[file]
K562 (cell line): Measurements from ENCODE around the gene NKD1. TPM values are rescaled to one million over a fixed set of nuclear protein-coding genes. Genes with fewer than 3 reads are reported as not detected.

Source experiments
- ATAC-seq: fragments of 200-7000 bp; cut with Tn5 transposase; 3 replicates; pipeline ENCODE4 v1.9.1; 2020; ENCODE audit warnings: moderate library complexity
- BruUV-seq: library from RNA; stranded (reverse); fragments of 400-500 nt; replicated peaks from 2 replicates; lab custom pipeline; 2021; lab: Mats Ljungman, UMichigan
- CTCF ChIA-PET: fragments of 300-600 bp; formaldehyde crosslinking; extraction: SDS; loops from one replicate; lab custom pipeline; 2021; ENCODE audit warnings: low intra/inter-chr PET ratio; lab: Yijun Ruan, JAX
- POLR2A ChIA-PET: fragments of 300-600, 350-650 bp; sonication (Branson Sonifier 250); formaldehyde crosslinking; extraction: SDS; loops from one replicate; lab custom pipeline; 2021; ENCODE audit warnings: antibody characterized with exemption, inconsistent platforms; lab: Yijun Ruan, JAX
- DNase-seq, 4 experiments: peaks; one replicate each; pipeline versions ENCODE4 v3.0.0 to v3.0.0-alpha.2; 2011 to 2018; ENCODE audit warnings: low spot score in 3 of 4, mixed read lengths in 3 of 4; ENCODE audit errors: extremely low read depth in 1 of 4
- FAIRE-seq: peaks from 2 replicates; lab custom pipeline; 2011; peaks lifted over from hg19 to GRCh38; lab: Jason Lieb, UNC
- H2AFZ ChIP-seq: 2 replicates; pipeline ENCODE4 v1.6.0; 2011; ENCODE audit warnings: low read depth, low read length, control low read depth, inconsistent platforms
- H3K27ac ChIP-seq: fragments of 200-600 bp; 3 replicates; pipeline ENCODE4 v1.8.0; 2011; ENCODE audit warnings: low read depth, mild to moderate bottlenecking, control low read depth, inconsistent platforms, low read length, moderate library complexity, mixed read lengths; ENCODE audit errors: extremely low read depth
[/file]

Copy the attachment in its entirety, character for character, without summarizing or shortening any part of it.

K562 (cell line): Measurements from ENCODE around the gene NKD1. TPM values are rescaled to one million over a fixed set of nuclear protein-coding genes. Genes with fewer than 3 reads are reported as not detected.

Source experiments
- ATAC-seq: fragments of 200-7000 bp; cut with Tn5 transposase; 3 replicates; pipeline ENCODE4 v1.9.1; 2020; ENCODE audit warnings: moderate library complexity
- BruUV-seq: library from RNA; stranded (reverse); fragments of 400-500 nt; replicated peaks from 2 replicates; lab custom pipeline; 2021; lab: Mats Ljungman, UMichigan
- CTCF ChIA-PET: fragments of 300-600 bp; formaldehyde crosslinking; extraction: SDS; loops from one replicate; lab custom pipeline; 2021; ENCODE audit warnings: low intra/inter-chr PET ratio; lab: Yijun Ruan, JAX
- POLR2A ChIA-PET: fragments of 300-600, 350-650 bp; sonication (Branson Sonifier 250); formaldehyde crosslinking; extraction: SDS; loops from one replicate; lab custom pipeline; 2021; ENCODE audit warnings: antibody characterized with exemption, inconsistent platforms; lab: Yijun Ruan, JAX
- DNase-seq, 4 experiments: peaks; one replicate each; pipeline versions ENCODE4 v3.0.0 to v3.0.0-alpha.2; 2011 to 2018; ENCODE audit warnings: low spot score in 3 of 4, mixed read lengths in 3 of 4; ENCODE audit errors: extremely low read depth in 1 of 4
- FAIRE-seq: peaks from 2 replicates; lab custom pipeline; 2011; peaks lifted over from hg19 to GRCh38; lab: Jason Lieb, UNC
- H2AFZ ChIP-seq: 2 replicates; pipeline ENCODE4 v1.6.0; 2011; ENCODE audit warnings: low read depth, low read length, control low read depth, inconsistent platforms
- H3K27ac ChIP-seq: fragments of 200-600 bp; 3 replicates; pipeline ENCODE4 v1.8.0; 2011; ENCODE audit warnings: low read depth, mild to moderate bottlenecking, control low read depth, inconsistent platforms, low read length, moderate library complexity, mixed read lengths; ENCODE audit errors: extremely low read depth